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Saturday, Sep. 5, 2015

'Old Glory' waves proudly over Roachdale

Wednesday, October 8, 2008

(Photo)
American Legion officers Ray Gilllinger and Roger Farrington raised and lowered the American flag in a demonstration to Roachdale fourth grade students Tuesday morning.
Fourth grade students at Roachdale Elementary recently learned the proper procedure for folding the United States flag and got to sample one of Putnam County's favorite foods--the Legion burger.

Class instructors Jonathan Shannon and Julie Black contacted the American Legion Post 58 in Greencastle and asked the group to demonstrate to their students the proper procedure for flag folding. Fourth graders are responsible for raising and lowering the flag everyday at the school.

American Legion Post 58 officers Ray Gillinger, Roger Farrington and Doris McManis spent time Tuesday demonstrating how to raise, lower and fold the American flag.

(Photo)
Fourth grade students from Roachdale Elementary School watched as American Legion Post 58 officers demonstrate the proper way to fold the flag. The fourth grade classes at the school are responsible for raising and lowering the flag at the school everyday.
Gillinger explained to students some of the facts about the flag, stressing the importance of respect.

He told kids to tell their parents how to properly dispose of tattered and old flags.

"Bring them to us. We store them and then dispose of them on two days every year," he told students.

One of the days they have a flag disposal ceremony that entails burning the flag properly is Flag Day and another day that is designated later in the year.

Gillinger also told students that the flag should be lighted anytime time it is flying. During the day natural light works and if it is flying during the night, it should have lights on it.

"This is why the flag is lowered and raised sometimes. It is supposed to have light on it. You don't have lights on your pole so you take it down every night," he explained.

Students were asked how many stars and stripes were on the flag and if they understood the meaning.

Hands raised all over the room as kids offered answers.

Gillinger explained that the red stripes stood for valor and bravery. White stripes represent purity and innocence and the blue signifies vigilance, perseverance and justice.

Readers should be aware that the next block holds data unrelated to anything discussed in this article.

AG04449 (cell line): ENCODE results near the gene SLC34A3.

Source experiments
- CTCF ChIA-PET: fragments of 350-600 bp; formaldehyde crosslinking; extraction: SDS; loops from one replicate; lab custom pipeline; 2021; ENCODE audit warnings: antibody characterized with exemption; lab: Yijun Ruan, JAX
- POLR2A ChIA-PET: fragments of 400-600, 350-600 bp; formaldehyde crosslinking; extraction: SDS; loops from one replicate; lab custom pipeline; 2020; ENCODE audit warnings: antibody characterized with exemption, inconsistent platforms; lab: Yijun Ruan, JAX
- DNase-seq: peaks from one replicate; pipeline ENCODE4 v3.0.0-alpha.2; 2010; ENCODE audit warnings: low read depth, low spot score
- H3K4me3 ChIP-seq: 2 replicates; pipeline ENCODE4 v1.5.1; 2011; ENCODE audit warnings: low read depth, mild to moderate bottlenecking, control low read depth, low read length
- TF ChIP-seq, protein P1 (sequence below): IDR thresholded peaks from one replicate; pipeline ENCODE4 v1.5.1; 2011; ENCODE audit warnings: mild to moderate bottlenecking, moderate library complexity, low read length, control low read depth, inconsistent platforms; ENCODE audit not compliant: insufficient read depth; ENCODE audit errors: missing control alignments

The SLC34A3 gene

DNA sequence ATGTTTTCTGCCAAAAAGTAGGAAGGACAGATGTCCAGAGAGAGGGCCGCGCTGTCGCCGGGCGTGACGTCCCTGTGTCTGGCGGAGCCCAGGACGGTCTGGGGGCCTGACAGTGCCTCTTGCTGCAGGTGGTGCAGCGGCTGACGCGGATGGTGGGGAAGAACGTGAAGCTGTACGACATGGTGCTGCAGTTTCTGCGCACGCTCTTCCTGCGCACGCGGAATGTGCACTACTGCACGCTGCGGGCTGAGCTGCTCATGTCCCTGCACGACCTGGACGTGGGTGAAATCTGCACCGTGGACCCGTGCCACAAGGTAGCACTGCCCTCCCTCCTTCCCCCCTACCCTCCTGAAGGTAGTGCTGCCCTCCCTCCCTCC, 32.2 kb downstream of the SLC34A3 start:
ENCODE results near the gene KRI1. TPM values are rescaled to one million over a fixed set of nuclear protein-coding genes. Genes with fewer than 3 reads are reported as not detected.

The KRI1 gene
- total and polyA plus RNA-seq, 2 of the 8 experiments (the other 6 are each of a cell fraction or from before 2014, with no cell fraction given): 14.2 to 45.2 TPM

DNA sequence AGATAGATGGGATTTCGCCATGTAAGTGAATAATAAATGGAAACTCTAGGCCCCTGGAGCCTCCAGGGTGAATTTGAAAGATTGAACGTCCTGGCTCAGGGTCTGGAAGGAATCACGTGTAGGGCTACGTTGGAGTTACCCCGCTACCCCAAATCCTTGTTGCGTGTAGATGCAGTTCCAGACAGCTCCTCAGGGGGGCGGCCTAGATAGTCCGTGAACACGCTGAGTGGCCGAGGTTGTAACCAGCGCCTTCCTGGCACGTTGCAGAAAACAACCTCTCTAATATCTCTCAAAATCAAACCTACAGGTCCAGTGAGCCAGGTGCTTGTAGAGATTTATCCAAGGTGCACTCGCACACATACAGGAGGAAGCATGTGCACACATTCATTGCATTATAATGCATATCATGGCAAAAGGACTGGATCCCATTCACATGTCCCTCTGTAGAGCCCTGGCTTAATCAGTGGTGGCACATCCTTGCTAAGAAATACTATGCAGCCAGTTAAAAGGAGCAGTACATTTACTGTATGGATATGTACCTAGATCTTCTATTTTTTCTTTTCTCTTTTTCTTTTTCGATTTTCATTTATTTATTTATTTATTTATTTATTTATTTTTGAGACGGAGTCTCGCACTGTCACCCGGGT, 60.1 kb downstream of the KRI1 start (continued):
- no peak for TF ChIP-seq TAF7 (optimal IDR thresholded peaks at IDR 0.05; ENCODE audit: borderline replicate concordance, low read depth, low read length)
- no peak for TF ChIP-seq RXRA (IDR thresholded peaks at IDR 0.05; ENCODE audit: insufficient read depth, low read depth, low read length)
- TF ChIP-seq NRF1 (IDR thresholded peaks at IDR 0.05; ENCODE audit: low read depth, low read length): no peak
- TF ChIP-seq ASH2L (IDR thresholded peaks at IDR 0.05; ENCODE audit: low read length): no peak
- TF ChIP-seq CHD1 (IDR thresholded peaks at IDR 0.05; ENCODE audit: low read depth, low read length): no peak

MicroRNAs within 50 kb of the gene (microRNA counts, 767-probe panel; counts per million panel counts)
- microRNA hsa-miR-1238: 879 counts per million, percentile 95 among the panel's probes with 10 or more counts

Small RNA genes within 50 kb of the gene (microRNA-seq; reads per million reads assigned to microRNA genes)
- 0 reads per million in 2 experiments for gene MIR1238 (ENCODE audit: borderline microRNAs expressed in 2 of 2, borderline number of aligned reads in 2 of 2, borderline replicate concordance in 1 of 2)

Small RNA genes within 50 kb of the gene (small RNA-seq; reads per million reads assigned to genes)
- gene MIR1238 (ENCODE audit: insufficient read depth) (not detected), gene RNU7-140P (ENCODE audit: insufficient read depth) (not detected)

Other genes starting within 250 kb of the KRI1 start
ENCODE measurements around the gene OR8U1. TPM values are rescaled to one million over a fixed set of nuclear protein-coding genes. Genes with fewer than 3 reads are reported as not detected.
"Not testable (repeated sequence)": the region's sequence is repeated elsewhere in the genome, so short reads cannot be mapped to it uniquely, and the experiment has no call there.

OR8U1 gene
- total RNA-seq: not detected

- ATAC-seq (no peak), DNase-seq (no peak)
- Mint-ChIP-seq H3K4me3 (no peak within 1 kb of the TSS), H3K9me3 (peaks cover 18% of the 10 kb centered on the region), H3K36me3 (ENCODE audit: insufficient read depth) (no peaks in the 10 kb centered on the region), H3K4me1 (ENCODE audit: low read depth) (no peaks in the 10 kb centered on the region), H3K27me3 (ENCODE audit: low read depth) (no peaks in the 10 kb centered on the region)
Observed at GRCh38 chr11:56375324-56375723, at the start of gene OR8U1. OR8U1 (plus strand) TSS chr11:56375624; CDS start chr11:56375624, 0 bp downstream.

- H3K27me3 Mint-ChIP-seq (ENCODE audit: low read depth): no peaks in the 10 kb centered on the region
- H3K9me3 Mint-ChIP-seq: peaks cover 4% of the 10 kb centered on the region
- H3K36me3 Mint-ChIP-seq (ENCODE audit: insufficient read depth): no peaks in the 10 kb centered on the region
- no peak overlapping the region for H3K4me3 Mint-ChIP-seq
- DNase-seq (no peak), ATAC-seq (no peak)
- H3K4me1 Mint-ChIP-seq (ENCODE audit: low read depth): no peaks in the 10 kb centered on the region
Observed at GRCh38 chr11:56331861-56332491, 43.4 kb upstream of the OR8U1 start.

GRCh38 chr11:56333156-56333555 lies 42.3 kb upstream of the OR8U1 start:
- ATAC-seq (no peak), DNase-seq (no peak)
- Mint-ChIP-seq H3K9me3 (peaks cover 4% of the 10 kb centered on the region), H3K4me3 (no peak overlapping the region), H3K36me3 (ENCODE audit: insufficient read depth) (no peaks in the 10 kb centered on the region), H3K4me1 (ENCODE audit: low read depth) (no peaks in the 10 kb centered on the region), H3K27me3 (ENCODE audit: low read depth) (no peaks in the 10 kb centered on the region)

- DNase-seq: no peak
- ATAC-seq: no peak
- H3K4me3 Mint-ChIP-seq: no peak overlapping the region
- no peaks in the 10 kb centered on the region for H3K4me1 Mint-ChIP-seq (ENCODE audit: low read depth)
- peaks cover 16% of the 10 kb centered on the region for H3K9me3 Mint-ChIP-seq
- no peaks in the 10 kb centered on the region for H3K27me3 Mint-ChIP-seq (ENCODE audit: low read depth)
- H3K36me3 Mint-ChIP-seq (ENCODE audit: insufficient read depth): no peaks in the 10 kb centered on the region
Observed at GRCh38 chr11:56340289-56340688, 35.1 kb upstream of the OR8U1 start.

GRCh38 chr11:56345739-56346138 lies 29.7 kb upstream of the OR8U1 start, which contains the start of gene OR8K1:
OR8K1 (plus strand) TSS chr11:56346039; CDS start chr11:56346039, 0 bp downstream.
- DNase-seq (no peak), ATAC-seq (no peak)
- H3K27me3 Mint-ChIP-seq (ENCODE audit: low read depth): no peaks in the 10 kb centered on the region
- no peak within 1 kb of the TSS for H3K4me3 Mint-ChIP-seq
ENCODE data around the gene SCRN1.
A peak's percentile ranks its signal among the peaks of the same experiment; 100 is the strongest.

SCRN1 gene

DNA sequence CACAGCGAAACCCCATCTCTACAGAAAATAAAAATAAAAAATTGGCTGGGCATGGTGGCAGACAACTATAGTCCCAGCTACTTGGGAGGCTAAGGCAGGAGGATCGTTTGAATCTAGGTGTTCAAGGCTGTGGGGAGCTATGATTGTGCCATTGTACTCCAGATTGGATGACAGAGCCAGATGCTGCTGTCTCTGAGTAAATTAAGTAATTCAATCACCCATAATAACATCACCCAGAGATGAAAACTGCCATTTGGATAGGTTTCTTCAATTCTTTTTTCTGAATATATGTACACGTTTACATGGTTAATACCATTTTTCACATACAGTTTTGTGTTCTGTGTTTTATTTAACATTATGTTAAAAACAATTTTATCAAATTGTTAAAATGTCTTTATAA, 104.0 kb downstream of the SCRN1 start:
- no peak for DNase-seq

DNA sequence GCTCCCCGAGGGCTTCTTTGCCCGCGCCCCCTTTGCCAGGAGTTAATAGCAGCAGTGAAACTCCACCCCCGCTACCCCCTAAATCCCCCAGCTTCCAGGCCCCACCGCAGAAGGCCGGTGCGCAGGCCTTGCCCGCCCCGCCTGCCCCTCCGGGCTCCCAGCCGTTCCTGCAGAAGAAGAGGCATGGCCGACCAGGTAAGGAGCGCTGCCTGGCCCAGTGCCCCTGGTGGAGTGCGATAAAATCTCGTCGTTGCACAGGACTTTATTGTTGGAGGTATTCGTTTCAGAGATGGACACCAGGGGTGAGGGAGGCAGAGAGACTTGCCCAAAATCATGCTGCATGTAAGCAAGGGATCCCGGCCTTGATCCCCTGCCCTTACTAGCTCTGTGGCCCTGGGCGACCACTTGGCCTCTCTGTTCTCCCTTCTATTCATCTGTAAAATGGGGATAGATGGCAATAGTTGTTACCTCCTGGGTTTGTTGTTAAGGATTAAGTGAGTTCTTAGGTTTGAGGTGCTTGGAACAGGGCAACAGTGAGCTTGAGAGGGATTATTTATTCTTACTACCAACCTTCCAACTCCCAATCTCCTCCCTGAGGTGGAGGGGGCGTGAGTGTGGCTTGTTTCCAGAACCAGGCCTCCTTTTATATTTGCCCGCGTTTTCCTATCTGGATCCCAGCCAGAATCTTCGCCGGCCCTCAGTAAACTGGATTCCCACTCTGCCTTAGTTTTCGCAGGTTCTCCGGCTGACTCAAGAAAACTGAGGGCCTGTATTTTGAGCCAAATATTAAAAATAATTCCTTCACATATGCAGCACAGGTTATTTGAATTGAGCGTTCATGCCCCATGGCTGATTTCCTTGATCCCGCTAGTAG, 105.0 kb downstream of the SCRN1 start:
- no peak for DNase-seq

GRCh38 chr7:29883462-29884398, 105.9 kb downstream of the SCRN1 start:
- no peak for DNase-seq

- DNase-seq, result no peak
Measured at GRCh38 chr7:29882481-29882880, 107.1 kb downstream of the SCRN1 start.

"Those of us who have been around a long time have seen stars added to the flag," said Farrington in answer to one students question.

"There were only 48 when I first learned about the flag. Since then they added Hawaii and Alaska," added Farrington.

A major concern among the youngsters was what would happen if they let the flag touch the ground by accident.

"Accidents happen," said Gillinger. "Just pick it up as quickly as possible."

Another good question was why the American flag was always at the top over other flags like the state flag of Indiana.

"The American flag always flies above others because it is the national flag and the most respected symbol," said Gillinger.

After discussing the flag, the students headed outside for an actual demonstration.

"We practiced this last night," laughed McManis. "We wanted to make sure we did it right."

The second highlight of the demonstration had nothing to do with the flag itself. All the fourth graders and staff were treated to the legendary Legion burgers.

"We got up early this morning to cook the burgers and even cut up the onions," said McManis.

For information about the flag and proper procedures contact the American Legion Post 58 at 765-653-8939. You can also drop off flags that need to be destroyed at the Post at 1401 Indianapolis Rd., Greencastle.


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I sincerely hope that the men from the American Legion did not mean to teach the children that no other flag can fly at the same height as the U.S. flag. ["The American flag always flies above others because it is the national flag and the most respected symbol," said Gillinger.]

Certainly if the National flag and a state flag are flying on the same pole, the National flag is highest, but every state flag can be flown at the same height as the National flag, if flown on a separate pole. But the National flag must fly to the right of the other flags.

It is important that all articles of the U.S. Flag Code be read and studied in total. Section 7 of the Flag Code addresses the protocol of flag precedence.

-- Posted by Trillian on Wed, Oct 8, 2008, at 6:48 AM

Who cares about the others, the National flag is what our soldiers have fought for and died with great honor, the rest is secondary.

-- Posted by magoo55 on Wed, Oct 8, 2008, at 8:27 AM


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